Rare 'Galaxy Kitty' Has Condition Which Gives Him a Starry Coat

When a woman adopted a pair of homeless cats, she thought they were just your average mixed-breed domestic shorthairs. But when one of them developed a rare skin condition, she soon realized that she had in her household a feline that looked like it had stepped out of the pages of a fantasy novel—one with a beautiful coat that resembled a night sky full of stars.

When she adopted the kitties, a normal brown tabby and a black and white “tuxedo” cat, they looked like any one of a million other cats. She brought them home, where they soon became fast friend with her fancy pet rat. She named the bicolor cat Gatsby, but as he grew, his coat began to change, developing strange white speckles all over the black fur. Soon, she realized that Gatsby was a very special animal—a “galaxy cat."

Related: Rare Tri-Colored Siberian Cat Baffles Everyone with His Gorgeous Coat

Vitiligo in Cats

Gatsby the Galaxy cat has a condition that exists in many animals—and even humans—called vitiligo, which is when cells lose the ability to produce color. This lack of color shows up in spots or splotchy areas of the skin or hair of the animal. In Gatsby’s case, it shows up as tiny dashes of white sprinkled in among the black of his fur. The condition began appearing as Gatsby got older.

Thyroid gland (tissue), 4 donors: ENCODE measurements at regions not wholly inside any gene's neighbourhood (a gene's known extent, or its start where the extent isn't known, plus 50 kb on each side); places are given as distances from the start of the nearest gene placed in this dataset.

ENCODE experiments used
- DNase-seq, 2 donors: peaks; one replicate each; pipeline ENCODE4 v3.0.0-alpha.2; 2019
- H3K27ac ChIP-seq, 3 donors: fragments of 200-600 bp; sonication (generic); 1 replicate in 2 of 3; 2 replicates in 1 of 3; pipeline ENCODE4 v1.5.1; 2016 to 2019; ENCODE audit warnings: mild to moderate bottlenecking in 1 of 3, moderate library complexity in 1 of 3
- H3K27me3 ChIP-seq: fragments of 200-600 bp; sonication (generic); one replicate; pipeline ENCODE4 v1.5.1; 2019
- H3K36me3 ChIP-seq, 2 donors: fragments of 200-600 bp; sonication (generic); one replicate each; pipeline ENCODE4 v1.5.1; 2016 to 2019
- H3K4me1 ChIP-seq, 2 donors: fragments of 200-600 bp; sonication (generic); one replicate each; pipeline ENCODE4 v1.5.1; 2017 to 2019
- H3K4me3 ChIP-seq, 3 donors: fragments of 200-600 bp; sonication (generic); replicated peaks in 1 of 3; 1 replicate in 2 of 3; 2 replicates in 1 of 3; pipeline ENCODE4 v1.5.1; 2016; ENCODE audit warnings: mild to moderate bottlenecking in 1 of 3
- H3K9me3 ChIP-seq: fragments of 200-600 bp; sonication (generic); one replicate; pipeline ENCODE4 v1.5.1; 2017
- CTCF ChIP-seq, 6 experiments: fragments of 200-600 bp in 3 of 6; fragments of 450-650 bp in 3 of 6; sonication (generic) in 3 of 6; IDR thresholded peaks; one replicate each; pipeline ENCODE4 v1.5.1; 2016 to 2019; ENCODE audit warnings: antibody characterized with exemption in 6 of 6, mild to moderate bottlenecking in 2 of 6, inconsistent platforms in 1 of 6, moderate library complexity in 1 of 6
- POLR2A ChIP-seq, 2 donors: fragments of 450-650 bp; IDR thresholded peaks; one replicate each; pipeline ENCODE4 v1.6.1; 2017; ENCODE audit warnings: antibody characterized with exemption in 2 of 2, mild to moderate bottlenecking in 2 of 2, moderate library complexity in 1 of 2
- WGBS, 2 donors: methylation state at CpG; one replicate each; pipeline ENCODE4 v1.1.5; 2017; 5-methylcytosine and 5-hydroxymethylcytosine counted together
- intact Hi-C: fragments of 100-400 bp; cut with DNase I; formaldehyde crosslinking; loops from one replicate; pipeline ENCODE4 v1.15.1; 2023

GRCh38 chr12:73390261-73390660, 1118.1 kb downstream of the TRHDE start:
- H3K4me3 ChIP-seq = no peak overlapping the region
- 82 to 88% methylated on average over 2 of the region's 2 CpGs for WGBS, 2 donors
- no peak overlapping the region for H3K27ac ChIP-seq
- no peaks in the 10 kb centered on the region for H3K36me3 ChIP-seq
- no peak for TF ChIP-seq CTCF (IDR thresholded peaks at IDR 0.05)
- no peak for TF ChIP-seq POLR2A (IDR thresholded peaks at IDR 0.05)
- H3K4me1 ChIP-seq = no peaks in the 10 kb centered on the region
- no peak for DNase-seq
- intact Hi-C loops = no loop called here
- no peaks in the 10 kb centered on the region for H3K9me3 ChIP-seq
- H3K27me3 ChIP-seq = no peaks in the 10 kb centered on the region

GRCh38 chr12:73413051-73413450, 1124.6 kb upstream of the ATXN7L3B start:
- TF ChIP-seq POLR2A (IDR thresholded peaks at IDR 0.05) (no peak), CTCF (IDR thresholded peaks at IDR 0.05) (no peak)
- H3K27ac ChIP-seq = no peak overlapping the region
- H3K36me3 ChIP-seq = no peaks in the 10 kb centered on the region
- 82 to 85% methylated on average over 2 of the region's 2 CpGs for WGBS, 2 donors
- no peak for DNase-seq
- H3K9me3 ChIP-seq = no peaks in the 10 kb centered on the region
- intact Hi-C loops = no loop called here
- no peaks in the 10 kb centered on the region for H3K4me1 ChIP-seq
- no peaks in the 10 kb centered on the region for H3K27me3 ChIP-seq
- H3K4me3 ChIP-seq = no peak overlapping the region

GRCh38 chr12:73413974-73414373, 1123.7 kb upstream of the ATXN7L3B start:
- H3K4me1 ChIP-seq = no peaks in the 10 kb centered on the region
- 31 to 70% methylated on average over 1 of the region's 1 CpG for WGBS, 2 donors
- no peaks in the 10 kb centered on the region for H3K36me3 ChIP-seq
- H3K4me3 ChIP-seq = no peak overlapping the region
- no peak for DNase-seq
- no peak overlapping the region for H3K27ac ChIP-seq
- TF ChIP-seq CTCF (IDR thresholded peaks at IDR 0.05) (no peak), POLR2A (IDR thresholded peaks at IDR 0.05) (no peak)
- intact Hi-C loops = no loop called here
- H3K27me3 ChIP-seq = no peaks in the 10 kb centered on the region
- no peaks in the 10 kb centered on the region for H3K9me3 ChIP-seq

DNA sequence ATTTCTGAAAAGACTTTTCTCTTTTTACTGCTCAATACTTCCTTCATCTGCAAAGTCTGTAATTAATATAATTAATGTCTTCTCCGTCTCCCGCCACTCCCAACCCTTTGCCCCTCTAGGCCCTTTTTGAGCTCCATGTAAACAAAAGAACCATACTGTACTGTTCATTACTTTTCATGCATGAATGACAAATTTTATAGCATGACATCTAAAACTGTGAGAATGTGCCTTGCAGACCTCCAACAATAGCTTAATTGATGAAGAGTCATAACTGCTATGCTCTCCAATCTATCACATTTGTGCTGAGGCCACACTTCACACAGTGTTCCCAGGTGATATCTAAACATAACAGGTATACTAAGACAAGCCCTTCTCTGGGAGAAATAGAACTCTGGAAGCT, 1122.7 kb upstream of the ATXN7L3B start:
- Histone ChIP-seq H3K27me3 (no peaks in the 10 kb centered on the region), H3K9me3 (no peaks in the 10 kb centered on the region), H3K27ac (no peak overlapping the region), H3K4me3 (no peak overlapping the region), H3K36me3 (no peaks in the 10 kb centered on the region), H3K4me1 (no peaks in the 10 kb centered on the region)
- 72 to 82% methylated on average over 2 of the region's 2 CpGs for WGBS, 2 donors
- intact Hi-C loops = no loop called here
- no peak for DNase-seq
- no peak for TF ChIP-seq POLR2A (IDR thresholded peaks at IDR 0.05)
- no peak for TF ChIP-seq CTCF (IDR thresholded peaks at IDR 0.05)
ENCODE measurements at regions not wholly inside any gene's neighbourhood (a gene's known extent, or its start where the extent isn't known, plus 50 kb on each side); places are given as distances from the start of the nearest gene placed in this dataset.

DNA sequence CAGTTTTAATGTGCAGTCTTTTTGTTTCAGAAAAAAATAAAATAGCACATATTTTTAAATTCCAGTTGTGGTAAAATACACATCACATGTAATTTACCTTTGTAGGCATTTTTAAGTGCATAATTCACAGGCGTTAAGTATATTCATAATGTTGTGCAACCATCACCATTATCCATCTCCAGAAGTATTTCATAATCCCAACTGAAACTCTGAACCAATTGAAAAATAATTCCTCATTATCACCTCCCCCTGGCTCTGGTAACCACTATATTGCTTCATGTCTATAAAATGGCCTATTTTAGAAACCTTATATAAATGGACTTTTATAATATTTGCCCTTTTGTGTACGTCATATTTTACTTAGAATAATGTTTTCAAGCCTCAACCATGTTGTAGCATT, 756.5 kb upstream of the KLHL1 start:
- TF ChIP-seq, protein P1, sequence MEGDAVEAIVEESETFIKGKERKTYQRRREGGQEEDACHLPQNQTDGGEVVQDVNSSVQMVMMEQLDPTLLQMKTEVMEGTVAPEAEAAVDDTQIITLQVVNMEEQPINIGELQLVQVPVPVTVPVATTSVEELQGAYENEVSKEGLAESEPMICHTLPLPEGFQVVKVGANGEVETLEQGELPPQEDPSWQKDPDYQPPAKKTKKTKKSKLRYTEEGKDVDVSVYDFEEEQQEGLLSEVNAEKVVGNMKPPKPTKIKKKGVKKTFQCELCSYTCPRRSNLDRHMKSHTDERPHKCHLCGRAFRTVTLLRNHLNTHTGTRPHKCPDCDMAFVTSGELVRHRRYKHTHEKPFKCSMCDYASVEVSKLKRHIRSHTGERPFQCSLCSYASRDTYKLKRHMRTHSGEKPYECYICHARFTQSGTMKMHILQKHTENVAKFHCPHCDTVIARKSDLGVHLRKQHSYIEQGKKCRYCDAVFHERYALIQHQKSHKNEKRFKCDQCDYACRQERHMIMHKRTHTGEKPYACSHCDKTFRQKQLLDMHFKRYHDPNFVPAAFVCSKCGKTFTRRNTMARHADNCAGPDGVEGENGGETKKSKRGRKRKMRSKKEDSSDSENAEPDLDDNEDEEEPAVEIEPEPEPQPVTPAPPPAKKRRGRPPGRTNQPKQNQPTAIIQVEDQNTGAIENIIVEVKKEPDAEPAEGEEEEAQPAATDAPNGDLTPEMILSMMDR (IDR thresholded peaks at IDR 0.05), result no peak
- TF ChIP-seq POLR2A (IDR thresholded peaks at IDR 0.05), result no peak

The vitiligo doesn’t hurt him, and is merely cosmetic. It is likely hat as he grows older, the spots may grow larger and larger, turning into entirely white patches on his fur. He may one day become all white. But no one knows how quickly or thoroughly the condition will spread. It’s different in every case.

For this reason, unlike with other cats who have genetic mutations that have been exploited to create fancy new breeds like the Lykoi or the Scottish Fold, there is no guarantee that if Gatsby were to have babies, they would have a coat like his. Not even Gatsby’s coat is a permanent condition.

How Cat Coat Color Works

Though cats come in a large variety of colors, it’s actually due to a complex array of genes working in tandem.

At their core, every cat is either black or orange, or a mixture of the two. On top of this base color is another set of genes that “filters” this base color, either “diluting” it or letting it be as dark as possible. This is how you get gray (sometimes called blue) cats, or creamy orange ones. Another gene determines whether or not a cat will have stripes (agouti) or be a solid color, and what those stripes will look like. Still another genre, known as the “masking” gene, will determine if those cats have white patches anywhere on their bodies, such as in Gatsby’s initial “tuxedo” coloring of black and white.

And we’re not done. Some all-white cats are that color due to the “masking” gene being expressed all over their body. Other cats are white due to being albinos. And a third type of white cat has a different kind of albinism, one that expresses itself according to body heat. Cats with a “point” pattern—like so-called Siamese cats— have a unique type of albinism that means their hair follicles only produce color away from their body heat. This means their color only appears at their extremities, such as the bottom of their legs, their faces, and the tips of their ears.

So while Gatsby’s galaxy coat seems like magic, it’s only part of the mysterious colors of a cat.

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